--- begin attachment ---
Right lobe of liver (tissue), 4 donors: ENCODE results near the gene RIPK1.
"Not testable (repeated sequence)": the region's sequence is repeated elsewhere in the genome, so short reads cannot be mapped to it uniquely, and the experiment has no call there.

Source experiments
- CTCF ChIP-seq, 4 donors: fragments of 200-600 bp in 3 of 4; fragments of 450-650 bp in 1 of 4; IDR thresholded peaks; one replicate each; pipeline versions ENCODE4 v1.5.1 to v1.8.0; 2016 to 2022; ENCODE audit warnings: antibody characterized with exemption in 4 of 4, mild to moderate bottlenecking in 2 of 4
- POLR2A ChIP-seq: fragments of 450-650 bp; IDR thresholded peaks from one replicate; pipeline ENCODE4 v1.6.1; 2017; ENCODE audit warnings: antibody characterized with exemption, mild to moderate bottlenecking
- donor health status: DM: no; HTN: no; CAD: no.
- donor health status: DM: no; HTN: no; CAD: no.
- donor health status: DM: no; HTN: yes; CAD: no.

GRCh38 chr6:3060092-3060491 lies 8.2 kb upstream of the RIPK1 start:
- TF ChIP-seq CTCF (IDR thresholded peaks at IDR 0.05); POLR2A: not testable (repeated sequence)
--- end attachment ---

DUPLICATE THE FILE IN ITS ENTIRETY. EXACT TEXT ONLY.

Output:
Right lobe of liver (tissue), 4 donors: ENCODE results near the gene RIPK1.
"Not testable (repeated sequence)": the region's sequence is repeated elsewhere in the genome, so short reads cannot be mapped to it uniquely, and the experiment has no call there.

Source experiments
- CTCF ChIP-seq, 4 donors: fragments of 200-600 bp in 3 of 4; fragments of 450-650 bp in 1 of 4; IDR thresholded peaks; one replicate each; pipeline versions ENCODE4 v1.5.1 to v1.8.0; 2016 to 2022; ENCODE audit warnings: antibody characterized with exemption in 4 of 4, mild to moderate bottlenecking in 2 of 4
- POLR2A ChIP-seq: fragments of 450-650 bp; IDR thresholded peaks from one replicate; pipeline ENCODE4 v1.6.1; 2017; ENCODE audit warnings: antibody characterized with exemption, mild to moderate bottlenecking
- donor health status: DM: no; HTN: no; CAD: no.
- donor health status: DM: no; HTN: no; CAD: no.
- donor health status: DM: no; HTN: yes; CAD: no.

GRCh38 chr6:3060092-3060491 lies 8.2 kb upstream of the RIPK1 start:
- TF ChIP-seq CTCF (IDR thresholded peaks at IDR 0.05); POLR2A: not testable (repeated sequence)